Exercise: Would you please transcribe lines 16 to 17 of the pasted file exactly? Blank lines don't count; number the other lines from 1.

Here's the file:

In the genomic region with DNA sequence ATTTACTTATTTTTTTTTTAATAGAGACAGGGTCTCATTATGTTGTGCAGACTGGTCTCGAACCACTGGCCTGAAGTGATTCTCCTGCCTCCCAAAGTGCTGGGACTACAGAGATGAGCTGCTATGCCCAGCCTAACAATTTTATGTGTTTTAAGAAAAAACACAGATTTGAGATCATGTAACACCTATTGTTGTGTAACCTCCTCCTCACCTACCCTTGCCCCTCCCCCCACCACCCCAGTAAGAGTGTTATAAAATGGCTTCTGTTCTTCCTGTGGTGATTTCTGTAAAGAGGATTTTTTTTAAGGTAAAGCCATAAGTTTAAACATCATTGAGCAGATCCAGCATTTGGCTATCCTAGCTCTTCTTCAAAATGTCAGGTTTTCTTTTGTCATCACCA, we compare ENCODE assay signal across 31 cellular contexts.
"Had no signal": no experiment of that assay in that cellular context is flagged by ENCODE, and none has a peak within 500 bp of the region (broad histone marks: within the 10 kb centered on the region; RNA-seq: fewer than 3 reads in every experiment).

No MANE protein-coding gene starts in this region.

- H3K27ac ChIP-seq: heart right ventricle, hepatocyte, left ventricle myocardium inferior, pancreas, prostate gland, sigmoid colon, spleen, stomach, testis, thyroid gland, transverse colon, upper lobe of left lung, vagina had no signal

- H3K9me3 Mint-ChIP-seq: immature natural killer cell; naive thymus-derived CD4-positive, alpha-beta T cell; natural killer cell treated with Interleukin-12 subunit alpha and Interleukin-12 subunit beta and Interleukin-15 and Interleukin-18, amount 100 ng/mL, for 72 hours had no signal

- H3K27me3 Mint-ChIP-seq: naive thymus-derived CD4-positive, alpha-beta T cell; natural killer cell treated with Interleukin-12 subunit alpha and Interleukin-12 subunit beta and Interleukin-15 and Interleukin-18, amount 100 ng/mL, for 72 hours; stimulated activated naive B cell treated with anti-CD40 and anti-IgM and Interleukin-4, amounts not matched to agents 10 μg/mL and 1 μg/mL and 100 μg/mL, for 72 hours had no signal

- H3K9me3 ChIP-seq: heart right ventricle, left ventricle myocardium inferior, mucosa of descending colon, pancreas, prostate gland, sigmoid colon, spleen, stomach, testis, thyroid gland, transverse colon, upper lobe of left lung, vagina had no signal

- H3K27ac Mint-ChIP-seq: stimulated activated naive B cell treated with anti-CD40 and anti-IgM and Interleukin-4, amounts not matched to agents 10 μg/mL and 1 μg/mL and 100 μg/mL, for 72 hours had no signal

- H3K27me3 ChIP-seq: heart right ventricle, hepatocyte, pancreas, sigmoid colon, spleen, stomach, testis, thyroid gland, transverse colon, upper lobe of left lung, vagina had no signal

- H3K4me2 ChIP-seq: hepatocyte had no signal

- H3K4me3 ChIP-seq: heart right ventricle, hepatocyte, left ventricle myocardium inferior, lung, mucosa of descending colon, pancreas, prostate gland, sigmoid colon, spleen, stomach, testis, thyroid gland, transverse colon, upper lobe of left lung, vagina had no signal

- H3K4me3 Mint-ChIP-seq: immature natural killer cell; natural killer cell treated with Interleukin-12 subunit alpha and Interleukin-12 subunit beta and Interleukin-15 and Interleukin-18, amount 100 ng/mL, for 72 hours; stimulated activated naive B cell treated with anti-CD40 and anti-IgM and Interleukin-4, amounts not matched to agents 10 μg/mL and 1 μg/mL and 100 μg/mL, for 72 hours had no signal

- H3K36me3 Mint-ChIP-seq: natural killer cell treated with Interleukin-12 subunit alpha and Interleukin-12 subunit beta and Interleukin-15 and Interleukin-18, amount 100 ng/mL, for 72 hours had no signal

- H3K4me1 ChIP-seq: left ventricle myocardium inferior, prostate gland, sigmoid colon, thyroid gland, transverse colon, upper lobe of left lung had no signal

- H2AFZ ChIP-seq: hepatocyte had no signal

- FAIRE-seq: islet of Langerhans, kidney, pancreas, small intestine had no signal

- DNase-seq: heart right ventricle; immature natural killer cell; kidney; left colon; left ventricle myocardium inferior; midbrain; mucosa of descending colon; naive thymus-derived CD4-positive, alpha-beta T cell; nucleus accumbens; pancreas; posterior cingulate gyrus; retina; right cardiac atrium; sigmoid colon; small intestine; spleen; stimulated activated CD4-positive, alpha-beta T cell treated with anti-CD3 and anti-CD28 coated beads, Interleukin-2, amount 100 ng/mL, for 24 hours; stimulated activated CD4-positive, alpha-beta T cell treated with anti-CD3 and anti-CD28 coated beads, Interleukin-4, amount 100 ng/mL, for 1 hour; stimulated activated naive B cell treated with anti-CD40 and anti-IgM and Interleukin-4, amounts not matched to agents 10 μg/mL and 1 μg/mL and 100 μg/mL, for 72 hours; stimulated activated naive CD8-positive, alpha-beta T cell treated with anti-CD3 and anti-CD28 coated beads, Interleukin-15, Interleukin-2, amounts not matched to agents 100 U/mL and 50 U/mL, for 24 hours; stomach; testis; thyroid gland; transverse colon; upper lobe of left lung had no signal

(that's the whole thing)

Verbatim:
- FAIRE-seq: islet of Langerhans, kidney, pancreas, small intestine had no signal

- DNase-seq: heart right ventricle; immature natural killer cell; kidney; left colon; left ventricle myocardium inferior; midbrain; mucosa of descending colon; naive thymus-derived CD4-positive, alpha-beta T cell; nucleus accumbens; pancreas; posterior cingulate gyrus; retina; right cardiac atrium; sigmoid colon; small intestine; spleen; stimulated activated CD4-positive, alpha-beta T cell treated with anti-CD3 and anti-CD28 coated beads, Interleukin-2, amount 100 ng/mL, for 24 hours; stimulated activated CD4-positive, alpha-beta T cell treated with anti-CD3 and anti-CD28 coated beads, Interleukin-4, amount 100 ng/mL, for 1 hour; stimulated activated naive B cell treated with anti-CD40 and anti-IgM and Interleukin-4, amounts not matched to agents 10 μg/mL and 1 μg/mL and 100 μg/mL, for 72 hours; stimulated activated naive CD8-positive, alpha-beta T cell treated with anti-CD3 and anti-CD28 coated beads, Interleukin-15, Interleukin-2, amounts not matched to agents 100 U/mL and 50 U/mL, for 24 hours; stomach; testis; thyroid gland; transverse colon; upper lobe of left lung had no signal